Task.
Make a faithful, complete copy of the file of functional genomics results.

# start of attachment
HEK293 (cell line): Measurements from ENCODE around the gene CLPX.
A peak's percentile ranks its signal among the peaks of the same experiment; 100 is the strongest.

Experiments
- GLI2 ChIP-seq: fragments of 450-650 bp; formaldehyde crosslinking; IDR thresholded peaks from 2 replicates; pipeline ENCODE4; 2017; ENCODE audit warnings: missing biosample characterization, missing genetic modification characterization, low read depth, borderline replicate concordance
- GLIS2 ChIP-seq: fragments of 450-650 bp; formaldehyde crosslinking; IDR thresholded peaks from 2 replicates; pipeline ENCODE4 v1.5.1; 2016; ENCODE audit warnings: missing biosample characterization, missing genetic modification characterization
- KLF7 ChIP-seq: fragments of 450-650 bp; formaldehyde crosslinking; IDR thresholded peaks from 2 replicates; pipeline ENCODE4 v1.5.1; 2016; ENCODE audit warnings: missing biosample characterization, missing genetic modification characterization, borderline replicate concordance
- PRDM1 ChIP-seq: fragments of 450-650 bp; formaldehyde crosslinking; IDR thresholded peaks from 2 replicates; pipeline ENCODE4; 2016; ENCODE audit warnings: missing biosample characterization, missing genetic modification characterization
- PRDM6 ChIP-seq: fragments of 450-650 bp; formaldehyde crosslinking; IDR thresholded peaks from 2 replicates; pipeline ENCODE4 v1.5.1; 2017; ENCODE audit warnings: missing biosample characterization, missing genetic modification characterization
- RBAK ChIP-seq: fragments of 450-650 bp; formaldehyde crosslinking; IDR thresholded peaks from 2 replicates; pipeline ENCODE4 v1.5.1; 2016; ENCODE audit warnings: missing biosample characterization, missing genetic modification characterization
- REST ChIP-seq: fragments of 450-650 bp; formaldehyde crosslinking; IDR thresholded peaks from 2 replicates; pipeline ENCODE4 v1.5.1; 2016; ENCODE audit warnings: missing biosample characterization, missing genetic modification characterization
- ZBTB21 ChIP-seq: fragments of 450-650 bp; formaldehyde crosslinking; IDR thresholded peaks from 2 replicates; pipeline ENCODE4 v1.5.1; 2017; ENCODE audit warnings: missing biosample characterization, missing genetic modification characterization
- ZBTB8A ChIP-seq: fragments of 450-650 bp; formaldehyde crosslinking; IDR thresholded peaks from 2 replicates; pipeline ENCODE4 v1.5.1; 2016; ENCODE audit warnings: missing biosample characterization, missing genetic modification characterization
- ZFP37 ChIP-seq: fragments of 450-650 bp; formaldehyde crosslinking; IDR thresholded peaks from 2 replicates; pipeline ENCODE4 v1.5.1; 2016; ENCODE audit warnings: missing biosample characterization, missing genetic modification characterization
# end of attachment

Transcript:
HEK293 (cell line): Measurements from ENCODE around the gene CLPX.
A peak's percentile ranks its signal among the peaks of the same experiment; 100 is the strongest.

Experiments
- GLI2 ChIP-seq: fragments of 450-650 bp; formaldehyde crosslinking; IDR thresholded peaks from 2 replicates; pipeline ENCODE4; 2017; ENCODE audit warnings: missing biosample characterization, missing genetic modification characterization, low read depth, borderline replicate concordance
- GLIS2 ChIP-seq: fragments of 450-650 bp; formaldehyde crosslinking; IDR thresholded peaks from 2 replicates; pipeline ENCODE4 v1.5.1; 2016; ENCODE audit warnings: missing biosample characterization, missing genetic modification characterization
- KLF7 ChIP-seq: fragments of 450-650 bp; formaldehyde crosslinking; IDR thresholded peaks from 2 replicates; pipeline ENCODE4 v1.5.1; 2016; ENCODE audit warnings: missing biosample characterization, missing genetic modification characterization, borderline replicate concordance
- PRDM1 ChIP-seq: fragments of 450-650 bp; formaldehyde crosslinking; IDR thresholded peaks from 2 replicates; pipeline ENCODE4; 2016; ENCODE audit warnings: missing biosample characterization, missing genetic modification characterization
- PRDM6 ChIP-seq: fragments of 450-650 bp; formaldehyde crosslinking; IDR thresholded peaks from 2 replicates; pipeline ENCODE4 v1.5.1; 2017; ENCODE audit warnings: missing biosample characterization, missing genetic modification characterization
- RBAK ChIP-seq: fragments of 450-650 bp; formaldehyde crosslinking; IDR thresholded peaks from 2 replicates; pipeline ENCODE4 v1.5.1; 2016; ENCODE audit warnings: missing biosample characterization, missing genetic modification characterization
- REST ChIP-seq: fragments of 450-650 bp; formaldehyde crosslinking; IDR thresholded peaks from 2 replicates; pipeline ENCODE4 v1.5.1; 2016; ENCODE audit warnings: missing biosample characterization, missing genetic modification characterization
- ZBTB21 ChIP-seq: fragments of 450-650 bp; formaldehyde crosslinking; IDR thresholded peaks from 2 replicates; pipeline ENCODE4 v1.5.1; 2017; ENCODE audit warnings: missing biosample characterization, missing genetic modification characterization
- ZBTB8A ChIP-seq: fragments of 450-650 bp; formaldehyde crosslinking; IDR thresholded peaks from 2 replicates; pipeline ENCODE4 v1.5.1; 2016; ENCODE audit warnings: missing biosample characterization, missing genetic modification characterization
- ZFP37 ChIP-seq: fragments of 450-650 bp; formaldehyde crosslinking; IDR thresholded peaks from 2 replicates; pipeline ENCODE4 v1.5.1; 2016; ENCODE audit warnings: missing biosample characterization, missing genetic modification characterization